ERC Advanced Grant for microbiologist Christa Schleper30. März 2016
Archaea expert Christa Schleper receives a highly prestigious ERC Advanced Grant from the European Research Council for an innovative research project.
Microbiologist Christa Schleper has been studying archaea for many years. Beside bacteria, these microorganisms are considered to be the first life forms on Earth. For a new, groundbreaking research project Christa Schleper now receives a 2.5 Mio Euro ERC Advanced Grant from the European Research Council. The money will be used for fundamental research: Christa Schleper and her team want to investigate recently discovered archaea that promise insights into early evolution of microorganisms and more complex life forms.
"The University of Vienna is happy to receive the 35th ERC-grant", says rector Heinz W. Engl. "These grants are a big award for the scientists and evidence for the University of Vienna's successful appointment policy. Moreover, young scientists get the opportunity to work on highly innovative research projects."
Christa Schleper's research project in focus
How more complex organisms such as plants and animals have developed from single, microbial cells, is one of biology's major unanswered questions. Archaea (like bacteria) are nucleus-free prokaryotic cells and considered to be the oldest organisms on Earth that arose about 3.5 billion years ago. The molecular structures of archaea exhibit astonishing similarities with those of plants and animals, so-called eukaryotes.
In her project 'TACK Superphylum and Lokiarchaeota Evolution - Dissecting the Ecology and Evolution of Archaea to Elucidate the Prokaryote to Eukaryote Transition' Christa Schleper analyzes two groups of archaea that promise to provide insights into important transitions in early evolution: Lokiarchaeota and Thaumarchaeota. Lokiarchaeota were discovered in deep sea sediments only in 2015 and are currently considered to be the closest relatives of eukaryotes. So far they can be merely predicted through molecular techniques but have not been cultivated in the laboratory yet.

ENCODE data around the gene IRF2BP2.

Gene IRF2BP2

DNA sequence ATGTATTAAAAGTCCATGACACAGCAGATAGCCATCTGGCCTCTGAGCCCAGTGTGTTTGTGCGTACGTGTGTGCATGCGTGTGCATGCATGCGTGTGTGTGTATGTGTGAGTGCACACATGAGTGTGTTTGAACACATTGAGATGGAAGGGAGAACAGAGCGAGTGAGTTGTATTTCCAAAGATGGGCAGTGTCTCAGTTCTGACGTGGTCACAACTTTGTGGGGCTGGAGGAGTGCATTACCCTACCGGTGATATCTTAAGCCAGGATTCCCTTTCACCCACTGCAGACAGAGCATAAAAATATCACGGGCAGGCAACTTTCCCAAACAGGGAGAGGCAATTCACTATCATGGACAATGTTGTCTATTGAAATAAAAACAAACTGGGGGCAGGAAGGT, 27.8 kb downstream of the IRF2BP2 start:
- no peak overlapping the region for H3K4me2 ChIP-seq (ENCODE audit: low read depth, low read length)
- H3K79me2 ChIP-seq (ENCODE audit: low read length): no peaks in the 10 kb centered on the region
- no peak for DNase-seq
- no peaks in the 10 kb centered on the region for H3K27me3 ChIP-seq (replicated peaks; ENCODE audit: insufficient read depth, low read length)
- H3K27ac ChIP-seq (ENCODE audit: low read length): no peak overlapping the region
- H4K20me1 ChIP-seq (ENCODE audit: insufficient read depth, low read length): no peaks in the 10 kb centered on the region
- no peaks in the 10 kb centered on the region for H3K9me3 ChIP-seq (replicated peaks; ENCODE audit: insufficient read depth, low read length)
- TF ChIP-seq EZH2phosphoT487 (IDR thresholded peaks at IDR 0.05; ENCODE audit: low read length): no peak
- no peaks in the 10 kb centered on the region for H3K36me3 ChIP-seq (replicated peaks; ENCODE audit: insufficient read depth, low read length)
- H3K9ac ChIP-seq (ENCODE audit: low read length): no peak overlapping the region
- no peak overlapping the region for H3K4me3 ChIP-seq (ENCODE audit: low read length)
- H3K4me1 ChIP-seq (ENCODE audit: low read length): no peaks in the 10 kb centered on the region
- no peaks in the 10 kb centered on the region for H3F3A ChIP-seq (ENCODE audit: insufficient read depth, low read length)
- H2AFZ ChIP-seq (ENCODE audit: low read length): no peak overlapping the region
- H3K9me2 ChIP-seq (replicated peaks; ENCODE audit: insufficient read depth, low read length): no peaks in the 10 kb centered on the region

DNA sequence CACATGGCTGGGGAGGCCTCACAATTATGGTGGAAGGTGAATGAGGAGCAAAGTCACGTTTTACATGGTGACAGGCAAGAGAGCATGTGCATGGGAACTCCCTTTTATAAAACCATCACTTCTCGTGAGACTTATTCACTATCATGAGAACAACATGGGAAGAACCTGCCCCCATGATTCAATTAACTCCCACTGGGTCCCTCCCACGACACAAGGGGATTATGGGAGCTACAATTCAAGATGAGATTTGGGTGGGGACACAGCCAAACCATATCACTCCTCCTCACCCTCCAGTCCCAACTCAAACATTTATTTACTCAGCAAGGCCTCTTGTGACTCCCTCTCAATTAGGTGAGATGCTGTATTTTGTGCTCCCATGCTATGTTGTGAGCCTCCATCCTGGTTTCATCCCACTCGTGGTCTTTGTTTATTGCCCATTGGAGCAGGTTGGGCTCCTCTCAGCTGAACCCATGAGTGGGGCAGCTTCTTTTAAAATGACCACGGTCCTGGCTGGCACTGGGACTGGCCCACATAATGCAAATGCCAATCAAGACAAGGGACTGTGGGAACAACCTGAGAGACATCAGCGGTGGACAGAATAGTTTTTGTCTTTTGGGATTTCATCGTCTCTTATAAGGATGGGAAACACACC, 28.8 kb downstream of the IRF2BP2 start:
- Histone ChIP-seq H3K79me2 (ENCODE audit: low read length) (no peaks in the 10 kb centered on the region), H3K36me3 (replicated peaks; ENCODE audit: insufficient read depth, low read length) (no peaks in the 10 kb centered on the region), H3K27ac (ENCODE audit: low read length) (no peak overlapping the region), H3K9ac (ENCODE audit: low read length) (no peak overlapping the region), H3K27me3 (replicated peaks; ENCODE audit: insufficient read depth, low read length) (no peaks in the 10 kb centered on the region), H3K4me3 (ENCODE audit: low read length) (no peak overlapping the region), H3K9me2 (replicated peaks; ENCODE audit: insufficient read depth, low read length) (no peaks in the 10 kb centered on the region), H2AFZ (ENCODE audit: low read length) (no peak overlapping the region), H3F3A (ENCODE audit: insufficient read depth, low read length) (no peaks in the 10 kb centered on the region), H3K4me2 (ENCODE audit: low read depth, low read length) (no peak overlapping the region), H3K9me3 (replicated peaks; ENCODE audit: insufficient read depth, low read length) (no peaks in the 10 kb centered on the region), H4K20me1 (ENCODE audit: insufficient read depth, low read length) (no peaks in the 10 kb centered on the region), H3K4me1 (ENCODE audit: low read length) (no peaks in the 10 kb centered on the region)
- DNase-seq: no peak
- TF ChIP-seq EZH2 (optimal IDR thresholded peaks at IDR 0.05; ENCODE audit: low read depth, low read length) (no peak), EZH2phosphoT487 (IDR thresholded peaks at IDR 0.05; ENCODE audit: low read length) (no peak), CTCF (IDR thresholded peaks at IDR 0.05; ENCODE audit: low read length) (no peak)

Thaumarchaeota are the only archaea that have succeeded to radiate from a life in hot springs into moderate aerobic environments and they have an important ecological function in the nitrogen cycle in the ocean and in soils. "With the exploration of these two groups of archaea I expect to gain new insights into early evolution of eukaryotes and into ecologically relevant microorganisms", says Christa Schleper.
About Christa Schleper
Christa Schleper, born 1962 in Oberhausen/Germany, has been professor of genetics in ecology at the University of Vienna since 2007. 1989 diploma in biology at the University of Constance, 1993 doctorate at Max Planck Institute of Biochemistry in Munich, 1993-95 post doctorate at the MPI in Munich, 1995-97 post doctorate at California Institute of Technology (Caltech, USA) and University of Santa Barbara (USA). 1998-2003 Assistant Professor at the Darmstadt University of Technology, 2002 habilitation in microbiology and genetics, 2003-2007 Professor of Microbiology at the University of Bergen (Norway). 2001 EMBO Young Investigator Award, 2011 elected member of the American Academy of Microbiology, since 2013 corresponding member of the Austrian Academy of Sciences.
Christa Schleper is speaker of the Doctoral Programme (DK) "Microbial Nitrogen Cycling - From Single Cells to Ecosystems", funded by the Austrian Science Fund (FWF) with approx. EUR 1,5 million, that started in January 2016 with nine research groups of the Faculty of Life Sciences of the University of Vienna. Furthermore, a project funded by the Vienna Science and Technology Fund (WWTF) endowed with approx. EUR 1.6 million will start in summer for a Vienna Research Group on the topic "Pan-metabolic profiling of Archaea: The ecology of genomics", with molecular biologist Filipa Sousa as the group leader.
Schleper's main research interests are ecology, molecular biology and evolution of archaea, virus-host-interactions and metagenomic research of uncultivated microorganisms.
European Research Council
Funding of fundamental frontier research is one of the European Union's main foci. Therefore, the European Research Council (ERC) was established. The ERC Advanced Grant is the most important European research grant and financially supports projects with highest potential for innovation; it is awarded by an international referee panel of renowned experts. The selected researchers are given adequate freedom for the realization of their vision.
13 ERC Advanced Grants - a total of 35 ERC Grants for the University of Vienna
Christa Schleper is the 13th scientist at the University of Vienna to receive an ERC Advanced Grant. Further awardees of this research grant, that can been obtained since 2007, were Walter Pohl (History), Gerhard J. Herndl (marine biology), Herline Pauder-Studer and Martin Kusch (philosophy), Tecumseh Fitch (cognitive biology), Michael Wagner (microbial ecology), Anton Zeilinger and Markus Arndt (physics), Monika Henzinger (computer sciences) as well as Adrian Constantin, Walter Schachermayer and Ludmil Katzarkov (all mathematics). Thanks to 16 further ERC Starting Grants, five ERC Consolidator Grants and one ERC Proof of Concept the University of Vienna now holds 35 ERC Grants.
Further information: erc.europa.eu
Univ.-Prof. Dipl.-Biol. Dr. Christa SchleperLeiterin der Division für Archaea Biology and Ecogenomics des Departments für Ökogenomik und Systembiologie der Fakultät für Lebenswissenschaften
1090 - Wien, Althanstraße 14 (UZA I)
Mag. Alexandra FreyPressebüro der Universität Wien
Forschung und Lehre
1010 - Wien, Universitätsring 1